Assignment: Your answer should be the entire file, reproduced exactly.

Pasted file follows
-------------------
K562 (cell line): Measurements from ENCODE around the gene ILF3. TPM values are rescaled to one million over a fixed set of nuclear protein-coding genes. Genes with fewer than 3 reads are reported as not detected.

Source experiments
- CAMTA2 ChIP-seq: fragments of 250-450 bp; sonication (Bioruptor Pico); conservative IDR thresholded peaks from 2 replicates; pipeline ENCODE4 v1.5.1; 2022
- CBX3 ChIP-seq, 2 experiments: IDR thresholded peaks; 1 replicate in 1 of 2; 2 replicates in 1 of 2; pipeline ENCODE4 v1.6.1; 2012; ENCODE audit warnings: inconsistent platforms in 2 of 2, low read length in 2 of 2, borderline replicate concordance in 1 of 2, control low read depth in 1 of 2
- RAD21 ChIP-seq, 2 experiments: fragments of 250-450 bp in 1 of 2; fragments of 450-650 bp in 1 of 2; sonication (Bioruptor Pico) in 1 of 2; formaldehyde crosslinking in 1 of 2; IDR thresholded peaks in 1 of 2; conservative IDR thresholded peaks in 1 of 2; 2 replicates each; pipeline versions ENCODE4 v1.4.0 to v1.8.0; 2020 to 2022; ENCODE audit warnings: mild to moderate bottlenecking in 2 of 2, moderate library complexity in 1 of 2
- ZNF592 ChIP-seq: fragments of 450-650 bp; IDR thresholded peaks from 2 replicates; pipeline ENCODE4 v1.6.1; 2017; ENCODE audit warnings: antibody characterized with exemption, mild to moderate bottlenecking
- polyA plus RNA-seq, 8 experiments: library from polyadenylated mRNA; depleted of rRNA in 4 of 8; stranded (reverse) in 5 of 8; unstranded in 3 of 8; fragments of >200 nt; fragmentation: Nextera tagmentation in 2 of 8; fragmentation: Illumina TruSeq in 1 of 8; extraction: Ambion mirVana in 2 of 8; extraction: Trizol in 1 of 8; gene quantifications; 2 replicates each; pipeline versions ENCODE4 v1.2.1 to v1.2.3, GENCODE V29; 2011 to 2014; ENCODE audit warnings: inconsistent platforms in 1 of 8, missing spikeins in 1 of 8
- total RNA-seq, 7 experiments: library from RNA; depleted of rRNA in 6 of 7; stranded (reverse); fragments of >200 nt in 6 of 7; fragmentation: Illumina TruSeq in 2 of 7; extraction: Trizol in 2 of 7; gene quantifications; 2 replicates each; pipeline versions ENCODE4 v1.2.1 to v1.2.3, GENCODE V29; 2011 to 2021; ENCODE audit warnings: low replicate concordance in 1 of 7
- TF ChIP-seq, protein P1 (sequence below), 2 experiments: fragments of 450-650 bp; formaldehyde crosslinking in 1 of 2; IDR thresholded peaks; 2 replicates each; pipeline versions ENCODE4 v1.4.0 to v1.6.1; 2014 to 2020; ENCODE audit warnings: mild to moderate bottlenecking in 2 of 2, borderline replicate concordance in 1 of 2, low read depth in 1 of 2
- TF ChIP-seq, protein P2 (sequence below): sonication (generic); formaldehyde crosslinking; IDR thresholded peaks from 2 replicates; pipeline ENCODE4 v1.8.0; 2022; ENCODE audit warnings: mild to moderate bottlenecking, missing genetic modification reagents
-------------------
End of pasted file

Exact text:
K562 (cell line): Measurements from ENCODE around the gene ILF3. TPM values are rescaled to one million over a fixed set of nuclear protein-coding genes. Genes with fewer than 3 reads are reported as not detected.

Source experiments
- CAMTA2 ChIP-seq: fragments of 250-450 bp; sonication (Bioruptor Pico); conservative IDR thresholded peaks from 2 replicates; pipeline ENCODE4 v1.5.1; 2022
- CBX3 ChIP-seq, 2 experiments: IDR thresholded peaks; 1 replicate in 1 of 2; 2 replicates in 1 of 2; pipeline ENCODE4 v1.6.1; 2012; ENCODE audit warnings: inconsistent platforms in 2 of 2, low read length in 2 of 2, borderline replicate concordance in 1 of 2, control low read depth in 1 of 2
- RAD21 ChIP-seq, 2 experiments: fragments of 250-450 bp in 1 of 2; fragments of 450-650 bp in 1 of 2; sonication (Bioruptor Pico) in 1 of 2; formaldehyde crosslinking in 1 of 2; IDR thresholded peaks in 1 of 2; conservative IDR thresholded peaks in 1 of 2; 2 replicates each; pipeline versions ENCODE4 v1.4.0 to v1.8.0; 2020 to 2022; ENCODE audit warnings: mild to moderate bottlenecking in 2 of 2, moderate library complexity in 1 of 2
- ZNF592 ChIP-seq: fragments of 450-650 bp; IDR thresholded peaks from 2 replicates; pipeline ENCODE4 v1.6.1; 2017; ENCODE audit warnings: antibody characterized with exemption, mild to moderate bottlenecking
- polyA plus RNA-seq, 8 experiments: library from polyadenylated mRNA; depleted of rRNA in 4 of 8; stranded (reverse) in 5 of 8; unstranded in 3 of 8; fragments of >200 nt; fragmentation: Nextera tagmentation in 2 of 8; fragmentation: Illumina TruSeq in 1 of 8; extraction: Ambion mirVana in 2 of 8; extraction: Trizol in 1 of 8; gene quantifications; 2 replicates each; pipeline versions ENCODE4 v1.2.1 to v1.2.3, GENCODE V29; 2011 to 2014; ENCODE audit warnings: inconsistent platforms in 1 of 8, missing spikeins in 1 of 8
- total RNA-seq, 7 experiments: library from RNA; depleted of rRNA in 6 of 7; stranded (reverse); fragments of >200 nt in 6 of 7; fragmentation: Illumina TruSeq in 2 of 7; extraction: Trizol in 2 of 7; gene quantifications; 2 replicates each; pipeline versions ENCODE4 v1.2.1 to v1.2.3, GENCODE V29; 2011 to 2021; ENCODE audit warnings: low replicate concordance in 1 of 7
- TF ChIP-seq, protein P1 (sequence below), 2 experiments: fragments of 450-650 bp; formaldehyde crosslinking in 1 of 2; IDR thresholded peaks; 2 replicates each; pipeline versions ENCODE4 v1.4.0 to v1.6.1; 2014 to 2020; ENCODE audit warnings: mild to moderate bottlenecking in 2 of 2, borderline replicate concordance in 1 of 2, low read depth in 1 of 2
- TF ChIP-seq, protein P2 (sequence below): sonication (generic); formaldehyde crosslinking; IDR thresholded peaks from 2 replicates; pipeline ENCODE4 v1.8.0; 2022; ENCODE audit warnings: mild to moderate bottlenecking, missing genetic modification reagents